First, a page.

Now the director could say that am not trying to teach history, just telling a love story. But my counter to that would be – if you tried to show a love story in the backdrop of the building of the Taj Mahal, where you show Hindu workers being exploited, where the Taj was a Rajput palace that was later remodeled by a conquering Mughal King, it would be controversial. Or if you have a love story with similar family intrigue but in the setting of the Qutb Minar, showing that Hindu temples were broken to build the Qutb Minar and a scene where someone says, ‘break those murtis, put them on the floor so we can walk on them’, or you show Hindu slaves being captured…just a few subtle shots to convey historical, political statements – it would make a huge statement and people would notice it.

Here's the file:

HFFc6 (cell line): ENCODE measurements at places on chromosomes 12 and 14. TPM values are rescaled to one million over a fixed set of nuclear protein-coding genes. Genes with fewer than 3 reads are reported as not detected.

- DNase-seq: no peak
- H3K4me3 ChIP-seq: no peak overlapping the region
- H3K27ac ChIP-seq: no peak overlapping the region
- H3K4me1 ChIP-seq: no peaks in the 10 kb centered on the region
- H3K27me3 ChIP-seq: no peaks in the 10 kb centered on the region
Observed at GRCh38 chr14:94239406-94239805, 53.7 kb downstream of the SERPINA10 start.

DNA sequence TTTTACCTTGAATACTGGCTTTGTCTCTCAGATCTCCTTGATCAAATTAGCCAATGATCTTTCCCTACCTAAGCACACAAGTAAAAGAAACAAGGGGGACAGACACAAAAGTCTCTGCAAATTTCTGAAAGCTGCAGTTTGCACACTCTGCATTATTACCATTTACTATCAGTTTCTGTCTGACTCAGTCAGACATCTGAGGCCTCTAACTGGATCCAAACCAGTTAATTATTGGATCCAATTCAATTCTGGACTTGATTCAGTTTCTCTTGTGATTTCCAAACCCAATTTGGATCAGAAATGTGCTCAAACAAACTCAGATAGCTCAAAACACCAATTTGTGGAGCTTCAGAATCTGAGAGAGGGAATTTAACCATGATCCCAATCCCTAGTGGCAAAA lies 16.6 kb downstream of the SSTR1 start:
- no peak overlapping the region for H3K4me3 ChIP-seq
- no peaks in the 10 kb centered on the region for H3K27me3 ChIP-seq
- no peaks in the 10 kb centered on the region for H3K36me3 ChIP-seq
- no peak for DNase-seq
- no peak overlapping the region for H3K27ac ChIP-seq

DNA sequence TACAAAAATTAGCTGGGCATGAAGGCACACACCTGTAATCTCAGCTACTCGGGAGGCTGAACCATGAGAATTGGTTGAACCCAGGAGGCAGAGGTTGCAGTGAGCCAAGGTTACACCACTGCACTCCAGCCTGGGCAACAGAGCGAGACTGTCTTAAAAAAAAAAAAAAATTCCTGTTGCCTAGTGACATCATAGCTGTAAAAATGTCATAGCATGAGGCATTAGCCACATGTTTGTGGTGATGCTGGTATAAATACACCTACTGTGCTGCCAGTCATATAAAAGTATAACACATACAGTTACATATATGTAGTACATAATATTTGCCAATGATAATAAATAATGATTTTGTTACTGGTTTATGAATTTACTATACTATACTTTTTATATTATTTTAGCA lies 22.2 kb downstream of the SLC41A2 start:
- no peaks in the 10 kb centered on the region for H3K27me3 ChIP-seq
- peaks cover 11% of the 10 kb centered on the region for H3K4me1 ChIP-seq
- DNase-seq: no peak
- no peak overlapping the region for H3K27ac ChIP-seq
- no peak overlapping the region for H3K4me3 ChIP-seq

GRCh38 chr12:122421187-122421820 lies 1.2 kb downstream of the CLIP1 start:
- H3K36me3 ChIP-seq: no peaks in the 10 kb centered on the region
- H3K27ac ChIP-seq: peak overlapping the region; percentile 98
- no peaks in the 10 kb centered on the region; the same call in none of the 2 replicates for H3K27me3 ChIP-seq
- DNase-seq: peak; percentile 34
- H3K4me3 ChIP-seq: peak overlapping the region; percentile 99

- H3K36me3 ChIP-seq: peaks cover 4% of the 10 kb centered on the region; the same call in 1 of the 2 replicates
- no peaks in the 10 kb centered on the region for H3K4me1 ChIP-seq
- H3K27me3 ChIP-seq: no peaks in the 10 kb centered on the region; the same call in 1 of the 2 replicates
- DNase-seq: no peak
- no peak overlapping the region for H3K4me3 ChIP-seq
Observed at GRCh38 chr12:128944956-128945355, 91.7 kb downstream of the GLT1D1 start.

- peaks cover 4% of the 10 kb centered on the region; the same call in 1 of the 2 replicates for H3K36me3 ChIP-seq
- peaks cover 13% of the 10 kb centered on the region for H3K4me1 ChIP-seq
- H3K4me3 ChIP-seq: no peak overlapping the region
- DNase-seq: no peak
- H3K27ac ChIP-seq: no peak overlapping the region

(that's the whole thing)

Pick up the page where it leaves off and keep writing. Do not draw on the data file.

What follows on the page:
So its not so innocent that you are just telling a story – you are telling it in the background of a historical setting. You are conveying a message about language and script through absence of Vedic Sanksrit culture and the repeated presence of West Asian languages like Meccan, Sumerian, Bukharan etc.
This is not a harmful movie, it is an educational movie. It is good entertainment, but watch it with a discerning mind. When you go with friends and family, given them an overview of the Indus-Saraswati civilization and ask them to watch out for certain things so that those watching can notice these subliminal messages for themselves –
What will the movie say about language and writing?
What will it say about horses?
What will it say about Vedic civilization?
(This article represents the opinions of the Author, and the Author is responsible for ensuring the factual veracity of the content. HinduPost will not be responsible for the accuracy, completeness, suitability, or validity of any information, contained herein.)